Gravel pit clears hurdle

RED DEER, Alta. — Rural neigh-bours are reeling after losing a major battle in their 25-year war against gravel mining on a 122-acre parcel site in Red Deer County.

“This is going to be the death knell for a small farm,” said Dale Christian, debriefing with neighbours on April 25 after council passed a land-use bylaw to allow gravel operations on the site, owned by Howell’s Excavating of Innisfail and leased to farmer Terry Little.

The site lies within a river delta formed at the confluence of the Red Deer, Medicine and Little Red Deer Rivers, about 40 kilometres southwest of Red Deer.

With the land now re-zoned for gravel mining, neighbours have lost a key line of appeal to county council and must rely on permitting processes within the municipality and with Alberta Environment.

Reeve Jim Wood said opponents will have no avenue of appeal unless the gravel operator attempts to change any of the conditions specified in the county’s standardized set of rules.

Any attempt to change conditions must be approved by the county’s municipal planning commission and would still be subject to Alberta Environment approval, said Wood.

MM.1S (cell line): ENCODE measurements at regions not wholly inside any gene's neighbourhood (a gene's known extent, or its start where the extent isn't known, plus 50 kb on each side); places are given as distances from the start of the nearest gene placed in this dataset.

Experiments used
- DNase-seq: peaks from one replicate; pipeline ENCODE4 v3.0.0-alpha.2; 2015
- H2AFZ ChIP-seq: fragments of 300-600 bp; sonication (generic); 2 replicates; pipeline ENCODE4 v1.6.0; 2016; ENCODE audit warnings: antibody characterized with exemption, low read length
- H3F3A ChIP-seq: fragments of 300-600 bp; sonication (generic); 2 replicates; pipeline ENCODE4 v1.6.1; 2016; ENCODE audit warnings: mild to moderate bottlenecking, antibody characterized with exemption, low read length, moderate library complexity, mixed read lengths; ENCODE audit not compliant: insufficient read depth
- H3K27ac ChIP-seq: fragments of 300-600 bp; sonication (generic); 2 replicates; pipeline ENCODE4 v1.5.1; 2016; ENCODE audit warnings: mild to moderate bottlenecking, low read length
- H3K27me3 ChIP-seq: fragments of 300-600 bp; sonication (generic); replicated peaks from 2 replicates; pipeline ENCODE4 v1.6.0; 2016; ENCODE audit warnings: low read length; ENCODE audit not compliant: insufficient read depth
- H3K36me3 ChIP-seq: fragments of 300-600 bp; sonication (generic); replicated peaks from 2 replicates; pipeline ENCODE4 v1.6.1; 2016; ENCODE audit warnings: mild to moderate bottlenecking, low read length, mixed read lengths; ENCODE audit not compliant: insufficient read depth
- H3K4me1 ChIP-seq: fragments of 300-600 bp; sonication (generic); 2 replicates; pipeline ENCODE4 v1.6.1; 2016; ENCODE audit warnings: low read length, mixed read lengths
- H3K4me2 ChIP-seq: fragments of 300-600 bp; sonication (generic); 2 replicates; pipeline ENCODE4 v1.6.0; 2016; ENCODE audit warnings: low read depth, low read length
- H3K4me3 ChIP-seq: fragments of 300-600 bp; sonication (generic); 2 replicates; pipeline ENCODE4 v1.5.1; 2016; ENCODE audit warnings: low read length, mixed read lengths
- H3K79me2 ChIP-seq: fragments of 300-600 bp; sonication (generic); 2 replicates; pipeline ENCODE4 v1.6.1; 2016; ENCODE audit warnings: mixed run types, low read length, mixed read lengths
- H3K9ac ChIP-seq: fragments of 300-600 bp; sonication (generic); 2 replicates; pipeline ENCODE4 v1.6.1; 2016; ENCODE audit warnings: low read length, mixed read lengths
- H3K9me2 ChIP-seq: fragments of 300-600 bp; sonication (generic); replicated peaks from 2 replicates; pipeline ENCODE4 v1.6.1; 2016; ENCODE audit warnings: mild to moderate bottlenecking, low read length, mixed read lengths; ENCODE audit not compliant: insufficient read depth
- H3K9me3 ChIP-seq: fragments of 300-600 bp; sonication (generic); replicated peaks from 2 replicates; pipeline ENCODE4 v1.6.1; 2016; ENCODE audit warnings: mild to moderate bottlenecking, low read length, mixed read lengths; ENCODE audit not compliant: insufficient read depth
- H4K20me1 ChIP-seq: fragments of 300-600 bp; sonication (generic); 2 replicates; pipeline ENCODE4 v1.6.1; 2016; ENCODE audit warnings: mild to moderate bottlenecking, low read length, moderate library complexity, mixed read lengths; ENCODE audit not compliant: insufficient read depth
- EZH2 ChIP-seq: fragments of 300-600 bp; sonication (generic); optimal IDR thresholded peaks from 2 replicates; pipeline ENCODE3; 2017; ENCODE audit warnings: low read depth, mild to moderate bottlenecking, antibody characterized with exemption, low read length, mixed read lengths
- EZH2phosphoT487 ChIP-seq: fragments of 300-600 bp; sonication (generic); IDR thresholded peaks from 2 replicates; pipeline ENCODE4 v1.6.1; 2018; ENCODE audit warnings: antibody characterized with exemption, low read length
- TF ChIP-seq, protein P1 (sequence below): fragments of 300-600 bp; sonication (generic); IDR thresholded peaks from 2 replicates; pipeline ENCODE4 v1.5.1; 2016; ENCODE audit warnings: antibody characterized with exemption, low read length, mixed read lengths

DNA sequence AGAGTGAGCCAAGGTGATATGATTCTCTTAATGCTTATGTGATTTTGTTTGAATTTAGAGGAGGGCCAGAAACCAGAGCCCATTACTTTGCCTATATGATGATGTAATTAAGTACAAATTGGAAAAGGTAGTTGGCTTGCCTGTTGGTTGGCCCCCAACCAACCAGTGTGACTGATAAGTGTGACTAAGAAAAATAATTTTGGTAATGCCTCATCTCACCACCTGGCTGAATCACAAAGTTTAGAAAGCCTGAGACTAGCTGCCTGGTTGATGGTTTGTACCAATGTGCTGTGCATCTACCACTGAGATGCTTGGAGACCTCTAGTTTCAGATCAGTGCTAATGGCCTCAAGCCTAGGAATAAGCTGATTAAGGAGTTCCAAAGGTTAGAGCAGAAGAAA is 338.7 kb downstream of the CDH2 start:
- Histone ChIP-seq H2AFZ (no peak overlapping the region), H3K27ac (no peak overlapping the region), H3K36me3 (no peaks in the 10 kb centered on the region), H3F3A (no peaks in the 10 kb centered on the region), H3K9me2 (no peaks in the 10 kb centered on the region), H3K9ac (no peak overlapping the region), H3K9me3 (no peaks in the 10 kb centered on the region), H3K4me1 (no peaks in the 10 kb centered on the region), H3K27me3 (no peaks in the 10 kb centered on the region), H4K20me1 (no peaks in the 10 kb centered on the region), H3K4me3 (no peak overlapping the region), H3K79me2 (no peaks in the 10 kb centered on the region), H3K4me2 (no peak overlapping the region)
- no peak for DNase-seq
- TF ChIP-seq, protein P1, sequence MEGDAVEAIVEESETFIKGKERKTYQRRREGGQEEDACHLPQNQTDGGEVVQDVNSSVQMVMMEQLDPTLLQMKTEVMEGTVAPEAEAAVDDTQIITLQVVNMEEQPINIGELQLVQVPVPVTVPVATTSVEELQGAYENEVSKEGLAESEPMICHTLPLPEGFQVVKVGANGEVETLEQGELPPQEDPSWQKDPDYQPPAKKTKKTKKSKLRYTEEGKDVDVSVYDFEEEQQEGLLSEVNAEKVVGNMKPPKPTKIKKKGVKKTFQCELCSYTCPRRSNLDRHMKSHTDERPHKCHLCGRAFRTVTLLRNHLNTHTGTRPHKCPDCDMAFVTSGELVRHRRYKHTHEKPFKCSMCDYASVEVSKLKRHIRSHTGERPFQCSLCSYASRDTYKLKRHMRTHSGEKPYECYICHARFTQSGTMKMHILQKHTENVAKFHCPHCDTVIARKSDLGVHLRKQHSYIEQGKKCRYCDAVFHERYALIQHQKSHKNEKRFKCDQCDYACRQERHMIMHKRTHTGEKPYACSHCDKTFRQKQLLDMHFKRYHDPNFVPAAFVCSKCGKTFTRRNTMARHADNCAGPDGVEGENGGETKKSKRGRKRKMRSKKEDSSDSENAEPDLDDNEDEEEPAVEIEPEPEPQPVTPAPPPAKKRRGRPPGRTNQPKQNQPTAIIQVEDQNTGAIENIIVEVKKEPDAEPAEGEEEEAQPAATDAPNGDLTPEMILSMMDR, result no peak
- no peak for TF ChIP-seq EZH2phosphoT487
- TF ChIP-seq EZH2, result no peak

“It isn’t done yet. Just because it has been passed by Red Deer County Council does not mean it will have the approval of Alberta Environment.”

Christian and others had asked county council to consider the impact of taking good farmland out of production, potential damage to shallow wells and changes in flood patterns along with concerns about dust, noise and loss of property values.

They and their nearest neigh-bours were especially concerned that they would lose their water wells, dug four to six metres into the alluvial plain.

Jason and Suzanne Telford, who had sought a quiet and private location for their kennel of show dogs, said they will have to move to avoid the noise and dust.

The Telfords and Christians were among a crowd of more than 50 who jammed into council chambers for a chance to speak to the bylaw before a vote was called. While opponents sat grim-faced in the gallery, a group 15 to 20 people that had come to support the proposal cheered each other on during the lengthy public hearing

Supporters extolled the gravel company’s reputation from other sites and addressed the need for good-quality gravel from sites that have good transportation access.

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